South Korea’s Unlimeat Joins Burgeoning Alt-Seafood Space with Upcycled Plant-Based Tuna
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South Korean plant-based meat company Unlimeat is expanding its portfolio with three vegan tuna products. The company makes alt-meat by using upcycled ingredients (like grains) that would otherwise go to waste. The new plant-based tuna contains DHA, an omega-3 fat usually found in conventional tuna – making it a nutritional win for the brand.
Unlimeat’s tuna is a blend of soy protein, wheat fibre and oat fibre, alongside sunflower oil, fermented vinegar, cacao powder and DHA. Its sauce contains ingredients including coconut oil, potato powder and soy extract. It comes in three flavours: Original, Vegetable Tuna and Red Pepper Tuna.
Announcing the launch on LinkedIn, Unlimeat founder Keum Chae Min said: “Unlimeat plant-based tuna contains 120mg of DHA extracted from plants, and non-GMO ingredients were used in all products. It does not contain trans fat or cholesterol at all, and the protein content is 31 g for original tuna, 17 g for vegetable tuna, and 15 g for red pepper tuna.”
Unlimeat’s vegan tuna is available in South Korea this month. Chae Min confirmed on LinkedIn that the company is also planning to launch the product in Europe. The tuna is also an ingredient in the brand’s Plant-Based Gimbab.
Unlimeat was launched in 2019, using proprietary protein extrusion developments to make slices of plant-based BBQ beef. Already present in Hong Kong, Australia, Taiwan and the UAE, it launched in the US last year through online channels. Now, its product portfolio includes vegan pulled pork, jerky, beef mandu (a Korean dumpling), mince, pepperoni and sausage.
Earlier this year, its Korean BBQ product was recognised at the 2023 Food and Beverage Awards (FABI) in Chicago. Speaking ahead of Unlimeat’s US launch, Chae Min had said: “Korean BBQ is becoming popular in the USA, so we’re hoping this original, traditional Korean BBQ recipe straight from Korea will be popular. We hope we’ll attract a lot of attention from American consumers.”
In May, the brand collaborated with the Korean-style corn dog chain Two Hands in the US, launching a vegan option containing Unlimeat’s plant-based sausage.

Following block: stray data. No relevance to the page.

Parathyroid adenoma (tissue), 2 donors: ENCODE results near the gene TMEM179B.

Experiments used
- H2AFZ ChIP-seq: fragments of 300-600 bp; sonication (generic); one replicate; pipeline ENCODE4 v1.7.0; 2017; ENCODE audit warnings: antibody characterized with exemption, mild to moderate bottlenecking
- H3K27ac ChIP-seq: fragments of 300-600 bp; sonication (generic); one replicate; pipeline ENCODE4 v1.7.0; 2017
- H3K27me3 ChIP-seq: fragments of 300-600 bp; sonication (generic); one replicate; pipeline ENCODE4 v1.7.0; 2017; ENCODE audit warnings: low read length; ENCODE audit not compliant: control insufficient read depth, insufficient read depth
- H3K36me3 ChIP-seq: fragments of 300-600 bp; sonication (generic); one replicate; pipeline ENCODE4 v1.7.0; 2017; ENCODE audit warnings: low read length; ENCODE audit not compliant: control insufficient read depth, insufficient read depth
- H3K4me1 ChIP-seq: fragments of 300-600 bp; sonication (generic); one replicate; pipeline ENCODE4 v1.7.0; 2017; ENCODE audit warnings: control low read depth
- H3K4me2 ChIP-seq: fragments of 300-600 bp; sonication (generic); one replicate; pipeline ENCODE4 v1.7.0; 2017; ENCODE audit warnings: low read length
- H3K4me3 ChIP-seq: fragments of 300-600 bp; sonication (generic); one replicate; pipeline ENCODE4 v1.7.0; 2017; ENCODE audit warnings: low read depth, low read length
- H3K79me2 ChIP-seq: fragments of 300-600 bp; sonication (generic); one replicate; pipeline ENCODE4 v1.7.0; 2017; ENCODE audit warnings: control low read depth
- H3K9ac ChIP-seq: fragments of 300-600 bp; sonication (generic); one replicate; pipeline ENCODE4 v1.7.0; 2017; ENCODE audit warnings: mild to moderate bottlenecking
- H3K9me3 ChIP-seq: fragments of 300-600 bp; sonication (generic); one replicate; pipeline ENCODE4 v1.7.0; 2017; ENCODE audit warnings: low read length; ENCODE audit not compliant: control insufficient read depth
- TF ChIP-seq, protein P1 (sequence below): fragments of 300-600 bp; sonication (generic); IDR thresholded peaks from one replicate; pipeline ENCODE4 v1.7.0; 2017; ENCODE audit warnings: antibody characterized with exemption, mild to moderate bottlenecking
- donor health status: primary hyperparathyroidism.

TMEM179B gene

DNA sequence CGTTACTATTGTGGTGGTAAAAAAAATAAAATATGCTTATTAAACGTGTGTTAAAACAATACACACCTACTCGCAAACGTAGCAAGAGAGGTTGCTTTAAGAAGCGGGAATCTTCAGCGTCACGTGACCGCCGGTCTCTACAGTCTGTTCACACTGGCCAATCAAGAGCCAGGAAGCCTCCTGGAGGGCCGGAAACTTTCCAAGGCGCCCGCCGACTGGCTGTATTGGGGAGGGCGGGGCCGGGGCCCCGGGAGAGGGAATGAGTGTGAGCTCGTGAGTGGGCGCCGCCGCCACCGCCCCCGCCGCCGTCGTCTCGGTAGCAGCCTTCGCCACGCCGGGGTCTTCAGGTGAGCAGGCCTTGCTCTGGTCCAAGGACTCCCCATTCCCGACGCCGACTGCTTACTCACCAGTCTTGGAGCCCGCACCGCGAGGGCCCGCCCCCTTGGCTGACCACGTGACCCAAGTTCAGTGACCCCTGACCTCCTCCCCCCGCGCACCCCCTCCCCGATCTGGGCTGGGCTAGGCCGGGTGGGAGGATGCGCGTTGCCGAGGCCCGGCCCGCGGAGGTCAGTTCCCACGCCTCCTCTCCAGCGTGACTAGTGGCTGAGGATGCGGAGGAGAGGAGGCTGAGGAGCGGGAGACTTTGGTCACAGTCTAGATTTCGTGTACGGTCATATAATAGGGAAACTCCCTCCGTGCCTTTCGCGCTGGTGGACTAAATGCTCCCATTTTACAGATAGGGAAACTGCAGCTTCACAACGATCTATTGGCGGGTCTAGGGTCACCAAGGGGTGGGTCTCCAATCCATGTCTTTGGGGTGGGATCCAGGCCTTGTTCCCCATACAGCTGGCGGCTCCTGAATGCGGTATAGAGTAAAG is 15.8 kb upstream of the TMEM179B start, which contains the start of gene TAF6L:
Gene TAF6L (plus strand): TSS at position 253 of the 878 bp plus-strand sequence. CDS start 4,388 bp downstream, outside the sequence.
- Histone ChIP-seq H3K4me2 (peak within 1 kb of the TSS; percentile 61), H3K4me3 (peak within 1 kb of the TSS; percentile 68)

Alt-seafood on the rise
Unlimeat joins a burgeoning alt-seafood category with its vegan tuna launch. The Good Food Institute reported a 40% year-on-year increase in pound sales for plant-based seafood in 2022. And as of 2021, there were over 120 companies in the alternative seafood space (which includes vegan, fermentation-based and cultivated seafood).
The seafood industry has a lot of environmental and human rights blemishes. Overfishing operations receive $22B in capacity-enhancing subsidies every year, a figure the UN special envoy Peter Thomson has called “madness”. And growing demand for seafood has led to higher greenhouse gas emissions, while the heavy fuel use by ocean fishery vessels also contributes to the climate crisis.
The industry is also rife with child and slave labour, and the use of plastic packaging and presence of microplastics in the ocean deepen its problems. The 2021 documentary Seaspiracy details the endemic issues attached to this sector.
Speaking to Green Queen last year, Lily Ng, owner of Manhattan-based vegan seafood company Lily’s Vegan Pantry, said: “Overfishing disrupts the food chain. And when populations are diminished, other species will overpopulate, destroying biodiversity and making changes to the entire ecosystem. In the end, our consumption of fish still destroys our planet.”
It has led to increased investment and new product development – such as Unlimeat’s plant-based tuna – in the vegan seafood category. Startups like Konscious Foods and Hooked Foods have all received funding this year itself, while two European brands received a €1.5M grant to create 3D-printed mycoprotein to replace seafood.
Unlimeat’s tuna is available for foodservice applications too, which is key considering the year-on-year growth potential of vegan seafood in US restaurants is 57%.
“The average consumer is becoming more aware of animal welfare and sustainability,” Maarten Garaets, alt-protein managing director of seafood giant Thai Union, told Green Queen in May. “And this is becoming a more important part of the selection criteria when they are buying food, but this is still a very small group.”
He added: “Alternative seafood is a new category, with limited awareness, whereas meat is more established. However, seafood is bound to catch up soon. Health is less of a concern for seafood, whereas sustainability will be more of a lever.”